Idealog - - OPINION -

Clau­dia Batten i s an en­tre­pre­neur who l i ves i n the United States where she’s built sev­eral tech­nol­ogy com­pa­nies: Mas­sive In­cor­po­rated, which sold to Mi­crosoft, and Vic­tor & Spoils, which sold to global ad­ver­tis­ing com­pany Havas World­wide. She’s pas­sion­ate about tech­nol­ogy and cre­at­ing busi­nesses of the fu­ture, work­ing ti re­lessly with count­less New Zealand tech com­pa­nies as ad­vi­sor and men­tor. She’s spent the l ast three years work­ing with New Zealand Trade and En­ter­prise as i ts North Amer­i­can re­gional di­rec­tor and i s cur­rently a di­rec­tor of Serko (an on­line travel book­ing tool) and dig­i­tal ad­vi­sor to the board of West­pac New Zealand. Here, Batten knows things, pre­dicts things, wor­ries about things and i mprove things.

Five things that worry me about so­cial me­dia

1 Af­ter early be­ing on, I now a huge wor­ried pro­po­nent we are of too so­cial ab­sorbed me­dia by the medium. 2 I worry that we care more about tak­ing a good photo for In­sta­gram than we do about be­ing in the mo­ment. 3 I worry we care more about what other peo­ple think about how our life looks than we care about how our life feels. 4 I worry our views on beauty are be­ing warped be­yond all recog­ni­tion. 5 And I worry we are get­ting too po­larised by peo­ple stat­ing opin­ion and ‘facts’ on so­cial me­dia and in the process that we are los­ing the art of open­ness, in­quiry and dis­course.

Five things I pre­dict for 2038

6 Every­thing we know about health and well­ness will have changed, and we will be ob­sess­ing much more over our gut bac­te­ria than our blood pres­sure. 7 In­ter­rup­tive ad­ver­tis­ing will be a thing of the dis­tant past (please, it MUST have hap­pened by now) and mar­ket­ing will be a much more sub­tle and trans­par­ent art form. 8 Every­thing will be au­to­mated and in­tel­li­gent, we will all have an AI as­sis­tant who or­ders our gro­ceries, man­ages our mail, op­ti­mises our fi­nances, helps us with le­gal mat­ters and man­ages our bills and ac­count­ing. We will not spend a minute think­ing about these things. 9 No one will go to univer­sity as we know it now. I’m still not sure about tra­di­tional school­ing. Par­ents still need some­where for the kids to go while they are at work, so let’s stick with Univer­sity. Mirac­u­lously, I will still be 27.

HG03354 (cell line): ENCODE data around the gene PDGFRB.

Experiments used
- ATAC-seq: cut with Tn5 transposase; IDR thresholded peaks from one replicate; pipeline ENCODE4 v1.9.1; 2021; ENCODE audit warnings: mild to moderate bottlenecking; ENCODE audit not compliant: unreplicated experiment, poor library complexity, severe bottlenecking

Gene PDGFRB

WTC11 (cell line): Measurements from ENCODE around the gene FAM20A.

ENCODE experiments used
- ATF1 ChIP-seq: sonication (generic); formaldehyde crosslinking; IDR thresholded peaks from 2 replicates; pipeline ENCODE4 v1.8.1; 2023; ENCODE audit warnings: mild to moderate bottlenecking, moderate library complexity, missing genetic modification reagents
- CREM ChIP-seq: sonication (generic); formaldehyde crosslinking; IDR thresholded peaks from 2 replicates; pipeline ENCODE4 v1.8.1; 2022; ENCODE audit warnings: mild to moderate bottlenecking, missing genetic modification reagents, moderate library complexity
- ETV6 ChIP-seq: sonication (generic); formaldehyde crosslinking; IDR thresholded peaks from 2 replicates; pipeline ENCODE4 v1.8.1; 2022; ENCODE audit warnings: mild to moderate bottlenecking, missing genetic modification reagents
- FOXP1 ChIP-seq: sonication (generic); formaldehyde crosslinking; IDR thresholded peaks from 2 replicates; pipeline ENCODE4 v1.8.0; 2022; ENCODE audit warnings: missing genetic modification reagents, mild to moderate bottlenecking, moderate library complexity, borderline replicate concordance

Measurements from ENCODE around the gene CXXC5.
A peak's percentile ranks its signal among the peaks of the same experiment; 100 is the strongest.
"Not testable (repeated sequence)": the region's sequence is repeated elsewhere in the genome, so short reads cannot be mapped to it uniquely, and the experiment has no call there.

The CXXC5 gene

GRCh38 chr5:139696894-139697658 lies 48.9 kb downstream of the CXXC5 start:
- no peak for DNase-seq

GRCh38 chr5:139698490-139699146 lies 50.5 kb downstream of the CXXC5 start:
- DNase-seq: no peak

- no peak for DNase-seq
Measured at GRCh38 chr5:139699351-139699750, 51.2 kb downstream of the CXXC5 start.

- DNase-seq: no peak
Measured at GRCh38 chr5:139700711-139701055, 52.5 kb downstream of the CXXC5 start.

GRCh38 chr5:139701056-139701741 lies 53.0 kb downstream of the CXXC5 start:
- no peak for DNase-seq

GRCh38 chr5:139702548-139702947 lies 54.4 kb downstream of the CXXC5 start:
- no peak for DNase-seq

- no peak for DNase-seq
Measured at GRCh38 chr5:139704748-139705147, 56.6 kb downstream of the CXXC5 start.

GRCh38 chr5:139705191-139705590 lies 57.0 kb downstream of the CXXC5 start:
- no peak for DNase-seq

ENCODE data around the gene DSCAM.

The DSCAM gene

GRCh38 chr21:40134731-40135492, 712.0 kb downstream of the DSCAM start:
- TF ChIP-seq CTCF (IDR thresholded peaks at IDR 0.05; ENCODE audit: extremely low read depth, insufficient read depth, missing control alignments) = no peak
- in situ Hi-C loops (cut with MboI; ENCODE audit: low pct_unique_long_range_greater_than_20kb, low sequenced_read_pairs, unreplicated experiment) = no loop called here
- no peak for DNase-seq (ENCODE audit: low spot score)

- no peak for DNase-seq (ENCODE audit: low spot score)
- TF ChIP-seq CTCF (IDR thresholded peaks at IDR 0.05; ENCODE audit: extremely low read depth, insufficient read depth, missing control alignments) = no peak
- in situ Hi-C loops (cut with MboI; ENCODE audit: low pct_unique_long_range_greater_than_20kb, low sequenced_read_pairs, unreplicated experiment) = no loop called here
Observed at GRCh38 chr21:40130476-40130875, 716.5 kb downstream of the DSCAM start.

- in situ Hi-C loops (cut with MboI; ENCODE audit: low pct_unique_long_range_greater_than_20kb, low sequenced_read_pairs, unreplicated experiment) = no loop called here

Five things you wish you knew be­fore you started a ca­reer in tech

11 To start sooner. 12 To be more out­ra­geous and ag­gres­sive about what is pos­si­ble. 13 That every­thing will take about five years longer to hap­pen than I think it will. 14 To raise more cap­i­tal for less eq­uity, al­ways. 15 How to code.

Five things you wish New Zealand would do to sup­port the tech sec­tor

I don’t have five things, I have one thing. While I do think there is money in the sys­tem to fund start-ups and I do see a lot of good busi­nesses get fund­ing, I think as a na­tion we are very con­ser­va­tive in­vestors. Many of the riskier and big idea start-ups need to head off­shore for their later stage rounds. On one level, this can be ben­e­fi­cial as off­shore money typ­i­cally also comes with in­ter­na­tional scale ex­per­tise and deep net­works – both which are cru­cial to scale. My con­cern is that as a na­tion, this also means we lose a lot of the ben­e­fit when that com­pany ex­its as the money stays off­shore. So I would love to see more later stage fund­ing of com­pa­nies, es­pe­cially those with un­con­ven­tional ideas – ‘moon­shots’ as we like to call them in the US.

Five things that can be done to sup­port tech en­trepreneurs

21 Make 22 the planes faster. Make 23 the days longer. Make the caf­feine stronger. 24 Make the money go fur­ther. 25 Make the cus­tomers say yes quicker.

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